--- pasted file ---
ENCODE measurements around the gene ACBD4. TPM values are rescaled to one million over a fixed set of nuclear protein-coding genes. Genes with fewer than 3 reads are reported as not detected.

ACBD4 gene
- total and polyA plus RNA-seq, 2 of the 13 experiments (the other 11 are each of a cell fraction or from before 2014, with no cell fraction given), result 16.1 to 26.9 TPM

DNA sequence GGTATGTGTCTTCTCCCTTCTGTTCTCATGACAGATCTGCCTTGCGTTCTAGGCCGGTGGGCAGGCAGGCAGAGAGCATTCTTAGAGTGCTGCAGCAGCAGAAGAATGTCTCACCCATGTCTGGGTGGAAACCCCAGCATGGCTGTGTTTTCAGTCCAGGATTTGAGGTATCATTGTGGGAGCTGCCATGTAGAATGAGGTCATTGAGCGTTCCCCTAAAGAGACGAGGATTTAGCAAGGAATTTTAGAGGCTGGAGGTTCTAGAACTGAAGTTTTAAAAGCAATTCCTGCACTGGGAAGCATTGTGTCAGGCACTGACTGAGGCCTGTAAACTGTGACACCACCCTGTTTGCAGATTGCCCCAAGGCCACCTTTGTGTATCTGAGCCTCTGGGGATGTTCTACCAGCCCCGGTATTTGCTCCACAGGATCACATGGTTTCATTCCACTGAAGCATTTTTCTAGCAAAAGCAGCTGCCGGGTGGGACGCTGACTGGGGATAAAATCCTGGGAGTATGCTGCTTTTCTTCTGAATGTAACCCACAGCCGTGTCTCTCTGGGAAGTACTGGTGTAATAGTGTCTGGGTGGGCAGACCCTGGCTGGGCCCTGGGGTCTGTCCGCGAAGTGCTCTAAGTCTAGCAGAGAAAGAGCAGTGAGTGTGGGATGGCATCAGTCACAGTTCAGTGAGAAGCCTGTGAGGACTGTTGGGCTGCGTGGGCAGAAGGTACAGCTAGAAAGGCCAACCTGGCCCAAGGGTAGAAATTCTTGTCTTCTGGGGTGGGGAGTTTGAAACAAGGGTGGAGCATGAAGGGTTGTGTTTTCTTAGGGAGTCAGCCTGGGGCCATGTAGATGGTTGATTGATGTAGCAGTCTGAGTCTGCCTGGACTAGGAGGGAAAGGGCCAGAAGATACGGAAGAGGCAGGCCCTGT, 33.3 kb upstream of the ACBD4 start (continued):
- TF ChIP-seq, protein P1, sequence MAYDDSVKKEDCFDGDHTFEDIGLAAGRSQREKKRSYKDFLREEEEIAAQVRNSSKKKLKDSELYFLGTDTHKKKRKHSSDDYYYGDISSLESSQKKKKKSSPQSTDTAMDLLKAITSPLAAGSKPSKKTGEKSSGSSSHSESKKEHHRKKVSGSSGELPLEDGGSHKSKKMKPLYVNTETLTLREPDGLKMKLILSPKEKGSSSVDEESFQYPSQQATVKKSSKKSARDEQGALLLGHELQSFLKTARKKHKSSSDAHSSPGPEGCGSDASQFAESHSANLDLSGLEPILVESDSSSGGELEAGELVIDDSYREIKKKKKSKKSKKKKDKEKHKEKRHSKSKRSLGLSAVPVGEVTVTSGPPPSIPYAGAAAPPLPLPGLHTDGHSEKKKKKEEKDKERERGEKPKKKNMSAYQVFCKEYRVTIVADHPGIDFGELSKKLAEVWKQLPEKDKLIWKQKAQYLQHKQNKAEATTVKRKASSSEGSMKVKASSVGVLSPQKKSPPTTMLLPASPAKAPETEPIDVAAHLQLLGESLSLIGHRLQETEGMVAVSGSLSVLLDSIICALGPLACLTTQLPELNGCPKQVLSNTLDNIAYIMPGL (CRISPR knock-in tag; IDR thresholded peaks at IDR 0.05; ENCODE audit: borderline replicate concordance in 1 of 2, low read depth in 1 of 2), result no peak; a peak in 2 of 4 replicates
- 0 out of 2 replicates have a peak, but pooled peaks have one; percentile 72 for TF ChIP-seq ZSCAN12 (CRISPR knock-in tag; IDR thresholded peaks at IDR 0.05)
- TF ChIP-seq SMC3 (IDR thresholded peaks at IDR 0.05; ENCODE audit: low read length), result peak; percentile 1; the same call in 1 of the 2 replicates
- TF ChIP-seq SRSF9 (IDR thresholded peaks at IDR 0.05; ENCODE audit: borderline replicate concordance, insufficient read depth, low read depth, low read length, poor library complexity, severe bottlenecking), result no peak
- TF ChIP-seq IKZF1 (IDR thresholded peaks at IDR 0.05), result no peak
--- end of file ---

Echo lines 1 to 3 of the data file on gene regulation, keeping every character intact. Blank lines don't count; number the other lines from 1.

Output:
ENCODE measurements around the gene ACBD4. TPM values are rescaled to one million over a fixed set of nuclear protein-coding genes. Genes with fewer than 3 reads are reported as not detected.

ACBD4 gene
- total and polyA plus RNA-seq, 2 of the 13 experiments (the other 11 are each of a cell fraction or from before 2014, with no cell fraction given), result 16.1 to 26.9 TPM